Obituaries

Cynthia Scarborough
B: 1947-04-25
D: 2020-05-14
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Scarborough, Cynthia
Lynwood Gillis
B: 1940-02-11
D: 2020-04-19
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Gillis, Lynwood
Charles Holley
D: 2020-04-14
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Holley, Charles
Estelle Jeffrey
B: 1947-03-26
D: 2020-04-03
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Jeffrey, Estelle
Annie Green-Adams
B: 1935-11-09
D: 2020-04-03
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Green-Adams, Annie
Annie Adams
B: 1940-11-09
D: 2020-04-03
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Adams, Annie
Alda McCalla
B: 1934-09-27
D: 2020-03-20
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McCalla, Alda
Theresa Jackson
B: 1954-02-08
D: 2020-02-08
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Jackson, Theresa
Robert Offley
B: 1955-04-22
D: 2020-01-25
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Offley, Robert
Mary Carmichael
B: 1945-08-03
D: 2020-01-24
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Carmichael, Mary
Michael Smalls
B: 1988-12-28
D: 2020-01-23
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Smalls, Michael
Lillian Reynolds
B: 1948-02-11
D: 2020-01-21
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Reynolds, Lillian
James Mitchell
B: 1962-07-28
D: 2020-01-20
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Mitchell, James
Derrick Heron
B: 1945-11-26
D: 2020-01-05
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Heron, Derrick
Margaret Smalls
B: 1942-02-14
D: 2020-01-01
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Smalls, Margaret
Marcia Reid
B: 1961-03-30
D: 2019-12-30
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Reid, Marcia
Richard Darby
B: 1952-03-18
D: 2019-12-26
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Darby, Richard
Jerome McCrimmon
B: 1957-08-27
D: 2019-12-07
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McCrimmon, Jerome
James Arberry
B: 1961-10-27
D: 2019-12-06
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Arberry, James
Ameh Dunning
B: 1977-06-01
D: 2019-12-01
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Dunning, Ameh
Edward Griffin 3rd
B: 1963-10-09
D: 2019-11-24
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Griffin 3rd, Edward

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Social Expectations: a Primer on Funeral Etiquette

Most of us are uncertain about what to do at a funeral. We see it all the time. In fact, I think Funeral Directors are the only people who are truly comfortable in this social setting. After all, we’ve had a lot of practice.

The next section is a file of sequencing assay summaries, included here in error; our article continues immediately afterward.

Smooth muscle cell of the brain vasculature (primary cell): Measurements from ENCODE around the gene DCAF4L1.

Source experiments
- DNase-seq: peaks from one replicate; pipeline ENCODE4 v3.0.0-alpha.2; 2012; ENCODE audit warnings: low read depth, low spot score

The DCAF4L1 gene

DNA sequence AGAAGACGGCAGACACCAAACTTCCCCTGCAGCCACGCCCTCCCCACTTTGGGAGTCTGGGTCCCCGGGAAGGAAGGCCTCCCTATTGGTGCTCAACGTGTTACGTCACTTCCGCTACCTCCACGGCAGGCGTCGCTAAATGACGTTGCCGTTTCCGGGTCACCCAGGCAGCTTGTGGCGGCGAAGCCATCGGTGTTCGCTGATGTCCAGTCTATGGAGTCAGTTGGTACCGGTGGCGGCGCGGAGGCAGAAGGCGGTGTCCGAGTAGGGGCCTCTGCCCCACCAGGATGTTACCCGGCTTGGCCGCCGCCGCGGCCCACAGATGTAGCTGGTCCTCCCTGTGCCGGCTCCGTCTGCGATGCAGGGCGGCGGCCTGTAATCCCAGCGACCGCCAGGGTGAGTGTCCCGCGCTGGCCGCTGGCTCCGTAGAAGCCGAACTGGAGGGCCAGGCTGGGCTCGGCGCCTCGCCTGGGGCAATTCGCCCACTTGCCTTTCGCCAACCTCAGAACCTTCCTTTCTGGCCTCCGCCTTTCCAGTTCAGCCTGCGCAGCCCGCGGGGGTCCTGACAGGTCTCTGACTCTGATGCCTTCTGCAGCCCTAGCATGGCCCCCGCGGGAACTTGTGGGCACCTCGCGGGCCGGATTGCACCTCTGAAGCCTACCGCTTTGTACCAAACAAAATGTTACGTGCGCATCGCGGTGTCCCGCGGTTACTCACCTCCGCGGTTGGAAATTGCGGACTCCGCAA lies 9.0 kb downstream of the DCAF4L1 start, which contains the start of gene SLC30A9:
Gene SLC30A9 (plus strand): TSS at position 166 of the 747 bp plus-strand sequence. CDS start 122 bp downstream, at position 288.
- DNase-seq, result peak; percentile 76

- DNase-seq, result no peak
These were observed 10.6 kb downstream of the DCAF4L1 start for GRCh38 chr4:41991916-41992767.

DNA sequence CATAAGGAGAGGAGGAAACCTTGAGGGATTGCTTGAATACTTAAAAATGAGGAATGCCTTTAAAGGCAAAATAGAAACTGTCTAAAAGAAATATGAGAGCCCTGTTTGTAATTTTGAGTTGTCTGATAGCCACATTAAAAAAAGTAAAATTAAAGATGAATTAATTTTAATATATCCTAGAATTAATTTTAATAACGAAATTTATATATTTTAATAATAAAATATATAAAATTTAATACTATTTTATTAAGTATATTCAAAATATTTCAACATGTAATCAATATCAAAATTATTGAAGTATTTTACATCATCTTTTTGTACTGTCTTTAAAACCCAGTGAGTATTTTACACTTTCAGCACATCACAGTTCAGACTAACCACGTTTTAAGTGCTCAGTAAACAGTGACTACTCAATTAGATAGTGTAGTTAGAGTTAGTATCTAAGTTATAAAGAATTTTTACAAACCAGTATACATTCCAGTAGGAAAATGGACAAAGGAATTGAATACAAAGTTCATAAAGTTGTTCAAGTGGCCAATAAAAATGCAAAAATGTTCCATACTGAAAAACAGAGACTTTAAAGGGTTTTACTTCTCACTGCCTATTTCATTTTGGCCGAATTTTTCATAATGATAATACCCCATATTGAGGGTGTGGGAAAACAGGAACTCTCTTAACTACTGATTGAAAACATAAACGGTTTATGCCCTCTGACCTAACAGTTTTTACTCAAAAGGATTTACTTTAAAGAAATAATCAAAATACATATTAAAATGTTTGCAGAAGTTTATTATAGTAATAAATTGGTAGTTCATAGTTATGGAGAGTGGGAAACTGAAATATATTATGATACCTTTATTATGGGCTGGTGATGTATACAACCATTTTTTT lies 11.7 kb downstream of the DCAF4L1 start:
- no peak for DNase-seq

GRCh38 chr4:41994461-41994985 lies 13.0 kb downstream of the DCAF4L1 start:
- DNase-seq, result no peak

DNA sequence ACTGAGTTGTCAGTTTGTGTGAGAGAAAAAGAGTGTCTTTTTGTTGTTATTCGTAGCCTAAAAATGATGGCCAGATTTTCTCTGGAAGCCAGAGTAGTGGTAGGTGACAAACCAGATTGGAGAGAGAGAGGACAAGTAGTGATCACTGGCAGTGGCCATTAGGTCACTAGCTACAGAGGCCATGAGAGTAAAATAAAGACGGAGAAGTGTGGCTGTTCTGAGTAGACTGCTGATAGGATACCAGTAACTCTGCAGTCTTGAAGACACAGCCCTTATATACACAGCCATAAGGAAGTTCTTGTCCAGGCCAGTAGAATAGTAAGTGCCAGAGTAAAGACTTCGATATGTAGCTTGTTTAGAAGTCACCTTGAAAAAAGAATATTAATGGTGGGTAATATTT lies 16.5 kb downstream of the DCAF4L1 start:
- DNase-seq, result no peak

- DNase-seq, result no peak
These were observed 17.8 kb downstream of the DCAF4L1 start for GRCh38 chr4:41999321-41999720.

We’ve put together this section on funeral etiquette to share everything you need to know to help you do the right thing before, during and after the service.


What to Do


Offer Words of Condolence

Offering comforting words to the family is usually the easiest thing you can do. It's also something the family will appreciate and remember. If you're attending the service, offer your condolences in person or share a story or special memory about the deceased. If you can't be there, send a card or share your message using the Book of Memories online memorial tribute page.

Sign the Register

When you sign the register at the funeral home, be sure to list your name and your relationship to the deceased. The register is something the family will have forever, and they will appreciate knowing who you are and how you knew their loved one in years to come.

Send a Gift to the Family

Appropriate gifts include flowers, a donation to a charity (oftentimes the family will have a preferred charity), food or a service. You can send your gift to the family's home or the funeral home. Please ensure you include a signed card with your gift so the family knows who sent it. However, please take a few minutes to recognize that certain faiths have proscriptions about what should be sent to the bereaved. If you’re unclear, check with a close family relative or friend.

Stay in Touch with the Family

Depending on your relationship with the family, you may choose to stay in touch in person, by telephone or online. The grieving process can be long and difficult, so don’t just walk out of their lives after the funeral service. You will serve the family well by letting them know you're there for them during the days, weeks, and months follow the death of their loved one.
 

What to Wear

Historically, people wore black or only somber colors to a funeral. Today it's acceptable to dress in a wider range of colors and clothing styles. In fact, we’ve seen services where the family asked everyone to dress in pink, or in colorful Hawaiian shirts and shorts. But, these unique events aside, a good rule of thumb is to dress as you would at church or a job interview.

Have other questions about funeral etiquette? Contact us. We’ve got the answers you’re looking for – after all, we’ve been to hundreds of funerals. So call – we’d love to help you get through what can (but doesn’t have to) be a challenging social situation.